To every blind beggar sitting on the street, hollow eyes looking over an empty cup, “I’m sorry friend, but when the Messiah comes…” To every cripple with a twisted body folded beneath him, “I’m sorry friend, but when the Messiah comes…” To every beggar, clutching his rags with one hand & with the other reaching for alms, “I have no money, friend, but when the Messiah comes…” To every prisoner, straining after that one little ray of light through a narrow window, “I’m sorry, friend, but when the Messiah comes…” To every couple, married now over 14 years & still rocking an empty cradle, “I’m sorry but when the Messiah comes…” To every father seeking to calm a sobbing daughter assaulted by a Roman soldier, “Now, now, my child, when the Messiah comes…”

When I imagine these crowds drawn by messengers regarded as forerunners of the Messiah, it seems natural to envision even larger crowds when the Christians came announcing, “The Messiah is here. The Messiah has come. The Messiah has come.” You would think so. After all, if the promise brought thousands, wouldn’t its fulfillment bring tens of thousands? But they did not come in larger numbers & they do not come today in larger numbers. The crowds, in fact, were smaller. Why?

If anticipation is your way of life, you do not want fulfillment. Looking forward to something can be the way you spend your whole life & you really are disappointed when it comes to pass. Why is it that Christmas Day is the saddest day of Christmas? Because Christmas is looking forward to Christmas. In much of life pleasure is more in the chase than in the catch. The magnificence of life’s promise is often lost in the poverty of its achievement. And as long as life remains an image in the mind, then life can be shaped to the contours of desire. While I am looking for a Messiah, I can make him what I want him to be. If I’m hungry, I can make him one who feeds me. If I am tired, he is one who gives me rest. If I’m at war, he gives peace. If I am poor, he gives prosperity. If I am alone, he brings fellowship because I have created him out of the emptiness of my life. When I think about the Messiah coming, I know what he’s going to be & I know what he’s going to do for me. And I really do not want that dream exploded by anyone, not even the Messiah. I prefer the dream.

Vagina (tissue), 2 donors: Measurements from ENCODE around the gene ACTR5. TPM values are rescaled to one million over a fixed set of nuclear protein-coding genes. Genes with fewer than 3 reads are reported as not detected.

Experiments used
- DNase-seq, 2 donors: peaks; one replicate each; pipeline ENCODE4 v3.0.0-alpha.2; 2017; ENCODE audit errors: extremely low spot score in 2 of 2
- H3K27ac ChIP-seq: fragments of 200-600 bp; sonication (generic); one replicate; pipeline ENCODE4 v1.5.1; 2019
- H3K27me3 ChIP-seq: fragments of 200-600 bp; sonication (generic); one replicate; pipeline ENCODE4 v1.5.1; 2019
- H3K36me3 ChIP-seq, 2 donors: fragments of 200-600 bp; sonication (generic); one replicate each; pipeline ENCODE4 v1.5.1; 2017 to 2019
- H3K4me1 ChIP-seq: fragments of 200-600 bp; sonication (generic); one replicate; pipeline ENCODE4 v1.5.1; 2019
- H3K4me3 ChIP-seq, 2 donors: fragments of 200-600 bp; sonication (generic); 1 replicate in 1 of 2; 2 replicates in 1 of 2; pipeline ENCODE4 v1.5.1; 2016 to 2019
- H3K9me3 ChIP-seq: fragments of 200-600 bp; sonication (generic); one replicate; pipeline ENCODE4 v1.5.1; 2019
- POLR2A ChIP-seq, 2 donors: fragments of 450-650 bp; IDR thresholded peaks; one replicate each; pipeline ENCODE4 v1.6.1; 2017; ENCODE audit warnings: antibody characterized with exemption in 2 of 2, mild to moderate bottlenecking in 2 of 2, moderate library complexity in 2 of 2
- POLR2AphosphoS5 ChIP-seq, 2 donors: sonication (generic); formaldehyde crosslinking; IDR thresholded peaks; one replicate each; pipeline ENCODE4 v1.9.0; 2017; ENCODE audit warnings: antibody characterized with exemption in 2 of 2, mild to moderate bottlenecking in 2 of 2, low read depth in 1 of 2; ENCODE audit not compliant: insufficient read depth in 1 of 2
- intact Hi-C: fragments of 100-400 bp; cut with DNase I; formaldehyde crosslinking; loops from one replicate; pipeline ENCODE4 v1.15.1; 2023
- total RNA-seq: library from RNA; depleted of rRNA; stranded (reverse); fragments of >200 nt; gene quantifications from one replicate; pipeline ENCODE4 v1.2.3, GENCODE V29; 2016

Sheryl & I have a cabin at High Rock Lake. When I leave the office in the afternoon, we can throw a few things in the car & in less than an hour, be at our cabin. As you know, the lake is clear, deep, & blue. It’s peaceful there. Trees line the shore, very nice neighbors, very quiet, & good fishing, a very relaxing place. We have never seen a mosquito, not a bug or a fly. We have never had any vandalism. The plumbing always works perfectly. Do you know where this cabin is? It’s in our minds. And you are crazy if you think we are going to trade it in for a place like yours!

Even more, looking forward can be a way of handling by postponement all the problems of life. Every time I see injustice, inequity & misery in the world, I can say to myself, “But when the Messiah comes, all this will be changed. When he comes, we’ll hear ‘The Battle Hymn of the Republic.’ When the Messiah comes, we’ll hear the hammers of justice, the bell of freedom, & the song of love. Upon his arrival, there will be the correction of grievances, the taking up the cause of the oppressed, but in the meantime, we must continue looking forward to his coming.”

It is easier, really, to believe that a Messiah will come than to believe that one has already come. You see, there is always enough misery in the world to make the announcement that a Messiah will come, believable. There is always enough misery in the world to make the announcement that a Messiah has come, unbelievable. How, then, are we to account for Simon Peter’s confession? If the public opinion of Jesus was, “You are the forerunner of the Messiah,” how are we to account for Peter’s answer to the question, Who do you say that I am? You are the Christ.